Sitting at my table, with the windows wide, I hear my neighbor talking to the coyote, who has suddenly appeared in her backyard. “Come here, come here, my beautiful boy!” she murmurs. But I don’t believe her; it’s not a boy and she knows it. The coyote started coming around a few years ago, after her husband died, looking for handouts. I never thought about it before, but of course! It makes perfect sense. The coyote isn’t a boy, it’s her husband.
My neighbor used to feed the wild animals at the edge of the forest during the war. As a young girl, she left bread crumbs behind, when the family was forced to flee as refugees. Here, on the edge of the city, she feeds the coyote, skunks, possums, stray cats, raccoons. She feeds three fat crows perched on top of her garage, carrying on like the Marx Brothers. They hop around, cawing ceaselessly, then down to the ground next to the bowl of cat food and chase the cats away. These crows are as big as dogs; the cats don’t stand a chance.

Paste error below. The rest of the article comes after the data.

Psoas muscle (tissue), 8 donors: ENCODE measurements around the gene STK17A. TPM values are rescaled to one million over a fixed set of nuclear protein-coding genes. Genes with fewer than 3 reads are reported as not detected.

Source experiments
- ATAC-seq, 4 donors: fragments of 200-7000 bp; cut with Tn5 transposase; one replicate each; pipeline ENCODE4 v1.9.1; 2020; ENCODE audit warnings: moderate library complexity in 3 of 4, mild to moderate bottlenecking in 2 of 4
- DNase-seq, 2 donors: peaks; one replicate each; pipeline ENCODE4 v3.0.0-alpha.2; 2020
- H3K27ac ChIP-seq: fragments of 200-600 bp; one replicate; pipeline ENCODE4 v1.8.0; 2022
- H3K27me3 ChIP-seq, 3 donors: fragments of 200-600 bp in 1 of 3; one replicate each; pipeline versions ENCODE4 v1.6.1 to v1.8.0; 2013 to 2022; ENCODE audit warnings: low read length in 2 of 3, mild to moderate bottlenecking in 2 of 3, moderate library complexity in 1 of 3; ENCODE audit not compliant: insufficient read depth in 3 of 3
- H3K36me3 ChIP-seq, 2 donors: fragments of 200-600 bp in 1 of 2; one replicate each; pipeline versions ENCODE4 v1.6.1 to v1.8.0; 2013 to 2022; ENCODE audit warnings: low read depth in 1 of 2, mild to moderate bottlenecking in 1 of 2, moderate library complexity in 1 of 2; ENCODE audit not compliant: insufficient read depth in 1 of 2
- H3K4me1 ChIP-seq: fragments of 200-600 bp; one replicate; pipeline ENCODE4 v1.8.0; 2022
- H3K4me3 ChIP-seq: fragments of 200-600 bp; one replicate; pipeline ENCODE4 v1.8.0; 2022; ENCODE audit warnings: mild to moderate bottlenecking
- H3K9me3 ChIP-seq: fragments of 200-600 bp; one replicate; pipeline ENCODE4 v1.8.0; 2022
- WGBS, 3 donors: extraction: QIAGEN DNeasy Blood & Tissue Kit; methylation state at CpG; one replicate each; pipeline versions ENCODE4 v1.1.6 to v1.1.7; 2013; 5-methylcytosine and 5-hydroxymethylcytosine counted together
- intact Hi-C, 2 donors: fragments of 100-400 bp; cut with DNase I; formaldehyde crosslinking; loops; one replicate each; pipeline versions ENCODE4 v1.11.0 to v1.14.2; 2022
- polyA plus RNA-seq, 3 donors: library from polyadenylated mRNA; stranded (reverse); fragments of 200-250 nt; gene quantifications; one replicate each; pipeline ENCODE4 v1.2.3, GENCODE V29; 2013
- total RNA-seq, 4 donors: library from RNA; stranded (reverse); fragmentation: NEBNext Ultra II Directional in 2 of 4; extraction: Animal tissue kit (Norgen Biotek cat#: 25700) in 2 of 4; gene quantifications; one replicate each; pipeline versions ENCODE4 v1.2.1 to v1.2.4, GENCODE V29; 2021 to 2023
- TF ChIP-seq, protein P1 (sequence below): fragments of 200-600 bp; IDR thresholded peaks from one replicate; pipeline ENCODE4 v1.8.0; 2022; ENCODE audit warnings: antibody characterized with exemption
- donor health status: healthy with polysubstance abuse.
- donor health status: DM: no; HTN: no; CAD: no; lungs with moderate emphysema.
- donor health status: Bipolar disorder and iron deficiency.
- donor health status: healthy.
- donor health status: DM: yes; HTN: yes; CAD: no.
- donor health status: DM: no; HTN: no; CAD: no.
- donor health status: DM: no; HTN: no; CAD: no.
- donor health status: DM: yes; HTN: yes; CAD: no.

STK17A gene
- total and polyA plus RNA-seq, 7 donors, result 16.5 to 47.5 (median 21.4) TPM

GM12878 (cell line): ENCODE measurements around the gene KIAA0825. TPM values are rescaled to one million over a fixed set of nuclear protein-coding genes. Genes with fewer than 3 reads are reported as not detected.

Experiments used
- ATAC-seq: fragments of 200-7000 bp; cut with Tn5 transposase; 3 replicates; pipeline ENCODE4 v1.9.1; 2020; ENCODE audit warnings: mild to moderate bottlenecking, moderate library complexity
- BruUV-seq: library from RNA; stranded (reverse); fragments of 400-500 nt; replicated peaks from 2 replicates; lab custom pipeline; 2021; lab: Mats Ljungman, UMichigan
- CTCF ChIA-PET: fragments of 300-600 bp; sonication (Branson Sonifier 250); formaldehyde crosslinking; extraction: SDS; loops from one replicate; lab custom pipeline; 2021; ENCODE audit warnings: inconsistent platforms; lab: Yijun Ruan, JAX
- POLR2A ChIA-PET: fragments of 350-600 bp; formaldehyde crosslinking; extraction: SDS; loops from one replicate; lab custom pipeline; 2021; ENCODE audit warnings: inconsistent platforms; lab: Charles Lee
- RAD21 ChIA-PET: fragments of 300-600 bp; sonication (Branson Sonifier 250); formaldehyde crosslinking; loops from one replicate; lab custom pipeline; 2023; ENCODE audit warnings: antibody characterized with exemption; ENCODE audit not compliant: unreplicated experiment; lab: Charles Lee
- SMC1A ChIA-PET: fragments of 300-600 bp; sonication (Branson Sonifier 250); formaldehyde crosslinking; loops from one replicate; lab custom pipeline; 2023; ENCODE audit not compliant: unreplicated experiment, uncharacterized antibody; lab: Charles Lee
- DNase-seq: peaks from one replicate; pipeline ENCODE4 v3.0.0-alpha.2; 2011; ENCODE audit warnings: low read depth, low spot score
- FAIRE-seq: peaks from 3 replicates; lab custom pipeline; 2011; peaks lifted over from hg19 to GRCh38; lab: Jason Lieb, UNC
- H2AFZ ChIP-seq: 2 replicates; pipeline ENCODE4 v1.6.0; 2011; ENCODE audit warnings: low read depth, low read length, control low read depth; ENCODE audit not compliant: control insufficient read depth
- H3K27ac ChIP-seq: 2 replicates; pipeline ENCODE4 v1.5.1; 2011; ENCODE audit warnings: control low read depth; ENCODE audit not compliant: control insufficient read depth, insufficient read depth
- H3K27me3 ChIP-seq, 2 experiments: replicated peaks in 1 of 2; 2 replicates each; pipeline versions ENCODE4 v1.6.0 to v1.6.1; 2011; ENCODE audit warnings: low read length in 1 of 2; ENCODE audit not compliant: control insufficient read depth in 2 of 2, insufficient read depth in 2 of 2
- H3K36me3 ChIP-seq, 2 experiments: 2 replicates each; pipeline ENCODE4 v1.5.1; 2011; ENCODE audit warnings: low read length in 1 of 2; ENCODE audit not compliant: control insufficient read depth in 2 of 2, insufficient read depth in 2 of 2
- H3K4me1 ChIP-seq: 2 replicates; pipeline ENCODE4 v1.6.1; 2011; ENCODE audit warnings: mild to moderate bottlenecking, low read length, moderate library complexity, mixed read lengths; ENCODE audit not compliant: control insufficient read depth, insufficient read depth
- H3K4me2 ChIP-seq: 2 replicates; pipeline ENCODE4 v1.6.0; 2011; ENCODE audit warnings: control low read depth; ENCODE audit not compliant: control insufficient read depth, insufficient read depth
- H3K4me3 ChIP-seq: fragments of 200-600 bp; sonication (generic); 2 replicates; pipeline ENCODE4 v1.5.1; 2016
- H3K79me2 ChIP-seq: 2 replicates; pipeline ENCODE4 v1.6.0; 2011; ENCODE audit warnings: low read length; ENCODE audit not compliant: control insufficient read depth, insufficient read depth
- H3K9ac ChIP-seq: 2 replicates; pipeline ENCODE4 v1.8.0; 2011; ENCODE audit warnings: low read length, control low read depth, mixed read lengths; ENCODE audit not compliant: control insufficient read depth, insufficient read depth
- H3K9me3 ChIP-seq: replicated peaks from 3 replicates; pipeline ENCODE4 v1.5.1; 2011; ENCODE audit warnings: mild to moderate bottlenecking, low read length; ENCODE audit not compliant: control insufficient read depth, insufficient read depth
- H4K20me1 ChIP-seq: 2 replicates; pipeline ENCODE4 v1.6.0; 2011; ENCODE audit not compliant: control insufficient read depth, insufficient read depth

At first i thought my neighbor must be feeding all the animals cat food, but the more I observe her, the more I think it’s real meat. Tonight, for instance, i could sware she fed the coyote a steak, specifically a rib-eye. Her husband used to love those steaks.
Perhaps the coyote has already forgotten his wild ways, although, if it’s true he’s my neighbor’s husband, he’ll rip your throat out faster than a surprised skunk can spray, faster than crows can caw, faster than a coyote can turn into a man and back again. I wouldn’t call that exactly tame. You can never be sure with wild animals.